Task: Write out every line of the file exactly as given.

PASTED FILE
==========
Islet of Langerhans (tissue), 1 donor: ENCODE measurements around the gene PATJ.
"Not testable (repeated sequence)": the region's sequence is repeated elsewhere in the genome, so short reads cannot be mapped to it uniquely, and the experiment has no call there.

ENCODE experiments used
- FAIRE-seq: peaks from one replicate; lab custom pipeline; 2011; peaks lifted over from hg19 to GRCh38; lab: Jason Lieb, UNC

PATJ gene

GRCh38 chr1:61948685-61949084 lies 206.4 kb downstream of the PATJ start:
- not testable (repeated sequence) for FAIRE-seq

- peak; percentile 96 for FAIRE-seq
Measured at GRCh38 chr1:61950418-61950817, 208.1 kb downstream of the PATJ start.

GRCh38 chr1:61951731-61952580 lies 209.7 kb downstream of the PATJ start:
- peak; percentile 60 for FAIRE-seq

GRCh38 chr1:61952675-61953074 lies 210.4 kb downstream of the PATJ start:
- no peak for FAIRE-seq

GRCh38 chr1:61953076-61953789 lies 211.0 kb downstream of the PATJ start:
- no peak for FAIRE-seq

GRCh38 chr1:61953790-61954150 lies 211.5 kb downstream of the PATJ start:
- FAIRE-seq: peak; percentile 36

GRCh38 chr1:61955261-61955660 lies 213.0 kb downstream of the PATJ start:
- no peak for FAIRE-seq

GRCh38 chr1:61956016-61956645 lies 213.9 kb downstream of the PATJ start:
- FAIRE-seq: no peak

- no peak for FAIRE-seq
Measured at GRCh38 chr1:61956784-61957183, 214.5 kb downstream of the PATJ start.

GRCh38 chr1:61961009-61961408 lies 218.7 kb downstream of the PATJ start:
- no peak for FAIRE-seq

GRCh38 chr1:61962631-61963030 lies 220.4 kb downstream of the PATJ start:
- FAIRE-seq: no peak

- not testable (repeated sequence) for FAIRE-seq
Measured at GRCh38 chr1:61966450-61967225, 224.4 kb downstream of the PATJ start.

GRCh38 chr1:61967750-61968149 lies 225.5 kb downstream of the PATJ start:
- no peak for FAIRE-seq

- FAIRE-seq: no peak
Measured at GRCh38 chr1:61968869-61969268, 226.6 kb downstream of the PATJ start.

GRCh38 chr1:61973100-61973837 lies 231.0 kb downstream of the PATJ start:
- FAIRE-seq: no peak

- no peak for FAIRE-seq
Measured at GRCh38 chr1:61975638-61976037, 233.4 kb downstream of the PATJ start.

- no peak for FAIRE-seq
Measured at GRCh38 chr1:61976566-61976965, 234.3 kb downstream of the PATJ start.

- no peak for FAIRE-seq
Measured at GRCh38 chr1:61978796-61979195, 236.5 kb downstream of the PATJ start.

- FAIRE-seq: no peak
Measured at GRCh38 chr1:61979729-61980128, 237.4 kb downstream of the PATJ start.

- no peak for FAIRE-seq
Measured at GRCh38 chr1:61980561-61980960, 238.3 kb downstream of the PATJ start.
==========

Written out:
Islet of Langerhans (tissue), 1 donor: ENCODE measurements around the gene PATJ.
"Not testable (repeated sequence)": the region's sequence is repeated elsewhere in the genome, so short reads cannot be mapped to it uniquely, and the experiment has no call there.

ENCODE experiments used
- FAIRE-seq: peaks from one replicate; lab custom pipeline; 2011; peaks lifted over from hg19 to GRCh38; lab: Jason Lieb, UNC

PATJ gene

GRCh38 chr1:61948685-61949084 lies 206.4 kb downstream of the PATJ start:
- not testable (repeated sequence) for FAIRE-seq

- peak; percentile 96 for FAIRE-seq
Measured at GRCh38 chr1:61950418-61950817, 208.1 kb downstream of the PATJ start.

GRCh38 chr1:61951731-61952580 lies 209.7 kb downstream of the PATJ start:
- peak; percentile 60 for FAIRE-seq

GRCh38 chr1:61952675-61953074 lies 210.4 kb downstream of the PATJ start:
- no peak for FAIRE-seq

GRCh38 chr1:61953076-61953789 lies 211.0 kb downstream of the PATJ start:
- no peak for FAIRE-seq

GRCh38 chr1:61953790-61954150 lies 211.5 kb downstream of the PATJ start:
- FAIRE-seq: peak; percentile 36

GRCh38 chr1:61955261-61955660 lies 213.0 kb downstream of the PATJ start:
- no peak for FAIRE-seq

GRCh38 chr1:61956016-61956645 lies 213.9 kb downstream of the PATJ start:
- FAIRE-seq: no peak

- no peak for FAIRE-seq
Measured at GRCh38 chr1:61956784-61957183, 214.5 kb downstream of the PATJ start.

GRCh38 chr1:61961009-61961408 lies 218.7 kb downstream of the PATJ start:
- no peak for FAIRE-seq

GRCh38 chr1:61962631-61963030 lies 220.4 kb downstream of the PATJ start:
- FAIRE-seq: no peak

- not testable (repeated sequence) for FAIRE-seq
Measured at GRCh38 chr1:61966450-61967225, 224.4 kb downstream of the PATJ start.

GRCh38 chr1:61967750-61968149 lies 225.5 kb downstream of the PATJ start:
- no peak for FAIRE-seq

- FAIRE-seq: no peak
Measured at GRCh38 chr1:61968869-61969268, 226.6 kb downstream of the PATJ start.

GRCh38 chr1:61973100-61973837 lies 231.0 kb downstream of the PATJ start:
- FAIRE-seq: no peak

- no peak for FAIRE-seq
Measured at GRCh38 chr1:61975638-61976037, 233.4 kb downstream of the PATJ start.

- no peak for FAIRE-seq
Measured at GRCh38 chr1:61976566-61976965, 234.3 kb downstream of the PATJ start.

- no peak for FAIRE-seq
Measured at GRCh38 chr1:61978796-61979195, 236.5 kb downstream of the PATJ start.

- FAIRE-seq: no peak
Measured at GRCh38 chr1:61979729-61980128, 237.4 kb downstream of the PATJ start.

- no peak for FAIRE-seq
Measured at GRCh38 chr1:61980561-61980960, 238.3 kb downstream of the PATJ start.